When an organisation requires a clean room for operation, there's no room for error.
These extremely controlled environments are used to ensure certain products, such as medicines, food and surgical equipment, are manufactured and processed in a completely sterile location.
Controlling every aspect of a closed system isn't as easy as it sounds. All it takes is one malicious particle 200 times smaller than the diameter of a human hair to disrupt an entire environment. Once this sterility is compromised, it can lead to enormous financial damage.
Such was the case when the US was developing its $1 billion Hubble Space Telescope. A particle 0.5 microns across (a human hair is about 100 microns in diameter) was enough to cause serious setbacks.
After two and a half years, particles that were found in the clean room had collected on the machine's central lens, obscuring 2.5 per cent of aperture area.
Stainless steel is one of the most common materials used in cleanrooms, as its ability to withstand rusting, pitting and corrosion makes it difficult for contaminants to cling to the surface.
Just as medical professionals and pharmacologists use stainless steel desktops and furniture in their laboratories, manufacturing that takes place in clean rooms should use only machinery built to support the controlled environment.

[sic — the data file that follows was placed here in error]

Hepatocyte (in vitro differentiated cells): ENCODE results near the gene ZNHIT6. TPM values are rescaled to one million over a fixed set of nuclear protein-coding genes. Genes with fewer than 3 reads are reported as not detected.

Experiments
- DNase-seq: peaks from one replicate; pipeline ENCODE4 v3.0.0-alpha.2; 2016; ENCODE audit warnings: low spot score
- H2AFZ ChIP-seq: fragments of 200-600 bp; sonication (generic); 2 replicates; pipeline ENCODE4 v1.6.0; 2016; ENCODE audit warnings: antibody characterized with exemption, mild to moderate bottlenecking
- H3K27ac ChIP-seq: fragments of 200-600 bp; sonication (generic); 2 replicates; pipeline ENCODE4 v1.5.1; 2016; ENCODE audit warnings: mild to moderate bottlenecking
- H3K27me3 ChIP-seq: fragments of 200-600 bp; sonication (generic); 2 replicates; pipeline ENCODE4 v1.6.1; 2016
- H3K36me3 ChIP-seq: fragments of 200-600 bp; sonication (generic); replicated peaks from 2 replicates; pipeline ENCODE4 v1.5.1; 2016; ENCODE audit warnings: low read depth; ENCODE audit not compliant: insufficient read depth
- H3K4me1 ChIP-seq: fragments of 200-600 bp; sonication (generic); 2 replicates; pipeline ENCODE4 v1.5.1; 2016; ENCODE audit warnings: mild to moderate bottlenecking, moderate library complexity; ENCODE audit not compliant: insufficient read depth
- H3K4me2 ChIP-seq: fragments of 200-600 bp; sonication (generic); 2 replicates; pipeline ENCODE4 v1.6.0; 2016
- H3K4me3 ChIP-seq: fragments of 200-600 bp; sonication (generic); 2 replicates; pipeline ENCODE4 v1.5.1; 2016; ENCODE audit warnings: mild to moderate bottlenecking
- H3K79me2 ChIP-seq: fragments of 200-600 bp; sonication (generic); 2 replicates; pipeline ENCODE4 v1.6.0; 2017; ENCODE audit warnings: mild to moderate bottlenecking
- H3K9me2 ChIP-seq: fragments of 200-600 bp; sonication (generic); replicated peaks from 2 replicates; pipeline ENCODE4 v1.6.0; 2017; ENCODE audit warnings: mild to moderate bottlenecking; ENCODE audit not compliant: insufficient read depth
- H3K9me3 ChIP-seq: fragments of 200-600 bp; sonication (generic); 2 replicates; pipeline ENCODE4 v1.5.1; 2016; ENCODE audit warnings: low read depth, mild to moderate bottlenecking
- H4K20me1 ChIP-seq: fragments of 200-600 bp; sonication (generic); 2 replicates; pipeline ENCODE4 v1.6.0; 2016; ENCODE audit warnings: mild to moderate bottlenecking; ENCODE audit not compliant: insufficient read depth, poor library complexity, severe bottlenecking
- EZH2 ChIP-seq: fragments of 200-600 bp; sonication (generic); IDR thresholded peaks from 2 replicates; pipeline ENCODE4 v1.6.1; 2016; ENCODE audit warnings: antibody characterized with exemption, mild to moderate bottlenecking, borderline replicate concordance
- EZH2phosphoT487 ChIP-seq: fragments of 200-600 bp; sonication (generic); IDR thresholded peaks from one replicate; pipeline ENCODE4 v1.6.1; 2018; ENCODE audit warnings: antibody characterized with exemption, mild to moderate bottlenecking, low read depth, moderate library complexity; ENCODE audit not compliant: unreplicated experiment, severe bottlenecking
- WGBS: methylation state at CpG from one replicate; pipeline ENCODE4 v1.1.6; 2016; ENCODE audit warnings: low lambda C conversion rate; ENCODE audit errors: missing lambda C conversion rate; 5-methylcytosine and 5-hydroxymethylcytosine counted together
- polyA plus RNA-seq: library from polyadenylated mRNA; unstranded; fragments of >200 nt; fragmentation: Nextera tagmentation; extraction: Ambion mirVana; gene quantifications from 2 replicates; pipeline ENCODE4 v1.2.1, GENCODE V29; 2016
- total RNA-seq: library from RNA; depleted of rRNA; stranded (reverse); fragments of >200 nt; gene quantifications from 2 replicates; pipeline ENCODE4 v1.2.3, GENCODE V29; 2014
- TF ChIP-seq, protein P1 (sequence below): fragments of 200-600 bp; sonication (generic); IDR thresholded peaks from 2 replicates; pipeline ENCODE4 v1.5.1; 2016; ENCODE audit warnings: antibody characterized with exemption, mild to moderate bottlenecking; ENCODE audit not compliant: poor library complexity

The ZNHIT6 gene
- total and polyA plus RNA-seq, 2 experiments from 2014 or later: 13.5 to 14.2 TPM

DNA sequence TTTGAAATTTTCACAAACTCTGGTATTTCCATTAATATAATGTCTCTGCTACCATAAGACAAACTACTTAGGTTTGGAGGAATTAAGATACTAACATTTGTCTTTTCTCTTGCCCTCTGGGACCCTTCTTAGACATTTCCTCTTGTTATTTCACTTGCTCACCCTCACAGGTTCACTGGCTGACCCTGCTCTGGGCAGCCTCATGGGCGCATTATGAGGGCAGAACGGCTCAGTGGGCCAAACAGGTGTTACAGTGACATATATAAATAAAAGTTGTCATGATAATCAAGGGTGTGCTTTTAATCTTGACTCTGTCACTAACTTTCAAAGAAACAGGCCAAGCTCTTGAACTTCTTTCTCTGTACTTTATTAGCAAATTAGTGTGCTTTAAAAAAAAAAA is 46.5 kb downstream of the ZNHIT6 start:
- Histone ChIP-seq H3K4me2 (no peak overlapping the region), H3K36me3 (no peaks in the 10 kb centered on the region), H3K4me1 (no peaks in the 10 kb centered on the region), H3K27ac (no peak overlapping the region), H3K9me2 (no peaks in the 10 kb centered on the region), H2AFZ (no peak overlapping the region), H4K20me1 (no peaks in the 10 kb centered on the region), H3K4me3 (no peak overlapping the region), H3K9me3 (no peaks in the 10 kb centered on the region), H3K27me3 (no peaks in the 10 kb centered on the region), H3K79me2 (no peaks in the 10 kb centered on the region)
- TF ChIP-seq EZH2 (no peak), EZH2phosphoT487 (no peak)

Spacepac Industries developed its Spacepac XL-H400-Clean Room electric tug to give clean room workers a helping hand without compromising the environment. The product was built with a full stainless steel frame, which is then treated with oil for ultimate protection.
The tug can pull up to 1500kg and is still sleek in design, making it ideal for moving heavy items in a small area. The Spacepac XL-H400-Clean Room has already been used in controlled environments at several major companies, including Unilever, Audio, General Electric and Linde Gas.